The longtime MSNBC host announced his resignation at the start of Monday night's 'Hardball.'

By Maureen Lee Lenker
March 02, 2020 at 08:50 PM EST
Teresa Kroeger/Getty Images

Chris Matthews isn't going to play hardball anymore.

The longtime MSNBC host and journalist abruptly announced his retirement at the start of Monday night's Hardballeffective immediately. So immediate, in fact, that he didn't return after the first segment, leaving MSNBC correspondent Steve Kornacki to take over from there.

"Let me start with my headline tonight — I'm retiring. This is the last Hardball on NBC and obviously this isn't for lack of interest in politics," Matthews began at the top of his show. As you can tell, I've loved every minute of my 20 years as host of Hardball. Every morning I read the papers, and I'm gung-ho to get to work. Not many people have had this privilege. I love working with my producers and the discussions we have over how to report the news."

Matthews went on to praise his viewers, saying, "And I love having this connection with you, the good people who watch. I've learned who you are, bumping into you on the sidewalk or waiting at an airport and saying hello. You're like me. I hear it from your kids and grandchildren, who say, my dad loves you or my grandmother loves you or my husband watched until the end."

He then delved further into his reasons for leaving the show. "After a conversation with MSNBC, I've decided tonight will be my last Hardball, so let me tell you why," he said. "The younger generations out there are ready to take the reins. We see them in politics, in the media, in fighting for their causes. They are improving the workplace, we're talking here about better standards than we grew up with, fair standards."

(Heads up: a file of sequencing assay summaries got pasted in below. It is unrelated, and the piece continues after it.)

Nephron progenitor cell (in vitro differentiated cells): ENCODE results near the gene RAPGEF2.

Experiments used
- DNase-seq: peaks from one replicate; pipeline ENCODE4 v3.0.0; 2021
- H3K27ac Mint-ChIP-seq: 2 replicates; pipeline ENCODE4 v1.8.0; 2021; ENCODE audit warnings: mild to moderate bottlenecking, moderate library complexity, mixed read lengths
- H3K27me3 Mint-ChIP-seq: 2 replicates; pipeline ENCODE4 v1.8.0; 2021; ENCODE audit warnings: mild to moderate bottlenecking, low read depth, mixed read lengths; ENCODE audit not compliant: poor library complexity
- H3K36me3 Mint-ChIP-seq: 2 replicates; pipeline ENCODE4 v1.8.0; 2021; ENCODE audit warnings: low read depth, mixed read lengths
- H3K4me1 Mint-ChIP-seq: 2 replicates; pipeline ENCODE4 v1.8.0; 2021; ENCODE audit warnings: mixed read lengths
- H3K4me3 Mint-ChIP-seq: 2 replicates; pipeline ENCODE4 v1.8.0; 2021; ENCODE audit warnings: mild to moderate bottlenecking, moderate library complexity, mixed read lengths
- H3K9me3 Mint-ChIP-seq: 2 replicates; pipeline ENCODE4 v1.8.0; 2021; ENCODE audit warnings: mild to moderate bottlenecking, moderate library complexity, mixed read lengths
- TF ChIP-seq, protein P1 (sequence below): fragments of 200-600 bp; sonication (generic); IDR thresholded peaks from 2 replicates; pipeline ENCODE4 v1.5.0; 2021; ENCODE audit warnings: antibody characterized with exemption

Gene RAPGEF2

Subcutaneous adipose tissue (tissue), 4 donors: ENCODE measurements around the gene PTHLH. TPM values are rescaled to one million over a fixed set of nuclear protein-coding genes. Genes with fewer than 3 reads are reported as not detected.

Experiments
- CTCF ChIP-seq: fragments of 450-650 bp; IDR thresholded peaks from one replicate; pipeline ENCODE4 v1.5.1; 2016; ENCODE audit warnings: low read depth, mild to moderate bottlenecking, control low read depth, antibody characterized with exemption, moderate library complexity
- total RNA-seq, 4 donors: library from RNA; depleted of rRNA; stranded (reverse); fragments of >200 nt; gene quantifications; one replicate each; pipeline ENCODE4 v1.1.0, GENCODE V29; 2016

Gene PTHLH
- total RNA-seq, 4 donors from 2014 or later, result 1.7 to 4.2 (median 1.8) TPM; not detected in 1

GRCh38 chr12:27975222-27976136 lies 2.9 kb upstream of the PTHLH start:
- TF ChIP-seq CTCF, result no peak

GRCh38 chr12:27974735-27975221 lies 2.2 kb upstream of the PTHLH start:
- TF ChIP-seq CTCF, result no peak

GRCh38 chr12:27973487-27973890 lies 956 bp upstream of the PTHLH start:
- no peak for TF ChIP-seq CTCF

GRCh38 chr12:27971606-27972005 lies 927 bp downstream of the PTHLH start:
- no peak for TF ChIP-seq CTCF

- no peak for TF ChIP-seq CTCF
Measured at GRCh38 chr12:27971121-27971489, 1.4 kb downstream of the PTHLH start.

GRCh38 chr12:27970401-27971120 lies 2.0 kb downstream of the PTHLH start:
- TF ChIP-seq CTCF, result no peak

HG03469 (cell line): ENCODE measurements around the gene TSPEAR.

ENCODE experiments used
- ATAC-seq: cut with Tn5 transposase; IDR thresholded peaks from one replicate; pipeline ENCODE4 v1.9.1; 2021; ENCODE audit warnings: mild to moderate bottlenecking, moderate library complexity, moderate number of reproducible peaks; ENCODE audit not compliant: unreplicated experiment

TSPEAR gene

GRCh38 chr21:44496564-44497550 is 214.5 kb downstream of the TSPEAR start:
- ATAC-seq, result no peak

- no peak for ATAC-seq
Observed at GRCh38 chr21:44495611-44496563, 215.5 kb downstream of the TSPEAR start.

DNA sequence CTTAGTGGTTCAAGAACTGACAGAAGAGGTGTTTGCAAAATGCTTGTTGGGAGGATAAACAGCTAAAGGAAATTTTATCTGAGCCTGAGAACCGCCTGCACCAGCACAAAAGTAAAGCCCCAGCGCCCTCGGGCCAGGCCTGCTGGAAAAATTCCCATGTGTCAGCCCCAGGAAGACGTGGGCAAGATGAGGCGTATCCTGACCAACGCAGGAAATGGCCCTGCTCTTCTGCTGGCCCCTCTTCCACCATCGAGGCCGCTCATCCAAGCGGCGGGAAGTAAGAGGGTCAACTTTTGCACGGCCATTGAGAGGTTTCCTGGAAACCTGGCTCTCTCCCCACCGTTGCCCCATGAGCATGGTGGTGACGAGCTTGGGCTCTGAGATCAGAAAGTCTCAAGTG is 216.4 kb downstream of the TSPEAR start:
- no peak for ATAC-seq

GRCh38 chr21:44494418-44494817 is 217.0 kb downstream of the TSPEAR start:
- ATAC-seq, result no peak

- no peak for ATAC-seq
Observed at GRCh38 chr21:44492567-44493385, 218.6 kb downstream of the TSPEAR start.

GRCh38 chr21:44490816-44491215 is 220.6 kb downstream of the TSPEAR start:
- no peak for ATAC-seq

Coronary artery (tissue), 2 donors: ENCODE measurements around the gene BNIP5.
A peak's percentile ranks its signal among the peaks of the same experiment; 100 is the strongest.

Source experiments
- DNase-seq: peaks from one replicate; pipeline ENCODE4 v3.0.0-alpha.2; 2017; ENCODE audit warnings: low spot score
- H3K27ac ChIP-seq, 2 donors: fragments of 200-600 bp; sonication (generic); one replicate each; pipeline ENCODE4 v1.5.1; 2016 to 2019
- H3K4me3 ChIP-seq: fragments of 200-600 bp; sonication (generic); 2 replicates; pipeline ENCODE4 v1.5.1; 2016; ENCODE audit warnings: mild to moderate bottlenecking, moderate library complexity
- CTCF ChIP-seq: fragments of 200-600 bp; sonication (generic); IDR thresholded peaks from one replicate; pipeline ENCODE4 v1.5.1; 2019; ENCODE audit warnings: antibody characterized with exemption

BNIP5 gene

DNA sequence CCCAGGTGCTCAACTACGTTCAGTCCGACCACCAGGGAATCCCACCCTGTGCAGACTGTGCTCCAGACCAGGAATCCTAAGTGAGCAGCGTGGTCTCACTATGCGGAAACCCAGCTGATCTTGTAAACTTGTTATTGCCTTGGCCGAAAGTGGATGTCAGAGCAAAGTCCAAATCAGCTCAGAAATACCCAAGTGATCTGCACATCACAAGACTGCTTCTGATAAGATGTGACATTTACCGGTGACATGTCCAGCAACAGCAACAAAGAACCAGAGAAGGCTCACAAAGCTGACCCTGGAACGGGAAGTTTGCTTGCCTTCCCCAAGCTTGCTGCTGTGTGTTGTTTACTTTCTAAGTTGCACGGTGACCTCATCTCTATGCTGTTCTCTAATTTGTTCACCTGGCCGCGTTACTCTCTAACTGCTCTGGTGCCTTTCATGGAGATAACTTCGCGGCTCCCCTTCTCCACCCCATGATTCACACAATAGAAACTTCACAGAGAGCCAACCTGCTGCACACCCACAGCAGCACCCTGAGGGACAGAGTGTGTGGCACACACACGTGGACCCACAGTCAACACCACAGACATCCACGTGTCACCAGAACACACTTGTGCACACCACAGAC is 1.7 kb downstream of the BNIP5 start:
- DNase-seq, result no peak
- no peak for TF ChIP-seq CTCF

He then indirectly addressed many of the gaffes and controversies that have plagued him and the show of late. "Compliments on a woman's appearance that some men including me might have once incorrectly thought were okay, were never okay. Not then, certainly not today, and for making such comments in the past, I'm sorry," he said.

Matthews concluded by summing up his work at MSNBC and his plans for the future. "I'm very proud of the work I've done here," he finished. "Long before I went on television, I worked in politics, was a newspaper columnist, an author. I'm working on another book. I'll continue to write and talk about politics and cheer on my producers and crew here in Washington and New York, and my MSNBC colleagues. They will continue to produce great journalism in the years ahead. And for those of you who've got in the habit of watching Hardball every night, I hope you're going to miss me, because I'm going to miss you, but remembering Humphrey Bogart in Casablanca — we'll always have Hardball. So let's not say goodbye, but till we meet again."

Picking up in the newsroom for Matthews, Kornacki continued on, trying to make sense of the abrupt news. "That was a lot to take in just now I'm sure," he said. "And I'm sure you're still absorbing that, and I am too. Chris Matthews is a giant. He's a legend. It's been an honor for me to work with him, to sit in here on occasion, and I know how much you meant to him, and I know how much he meant to you. I think you're going to miss him and I know I'm going to."

Matthews' sudden departure, of course, raises questions about whether the decision was entirely his choice. He has been the center of controversy numerous times, often for his remarks regarding the appearance of female guests and political candidates. In recent months, Matthew has been under fire for his likening of the Bernie Sanders campaign to the Nazi war effort and for misidentifying an African American politician. Last Friday, GQ columnist Laura Bassett accused Matthews of making sexist remarks when she was a 2016 guest on Hardball. 

"All I gotta say is... it’s about time," she tweeted on Monday following Matthews' announcement.

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MSNBC has not yet named a replacement for Matthews.

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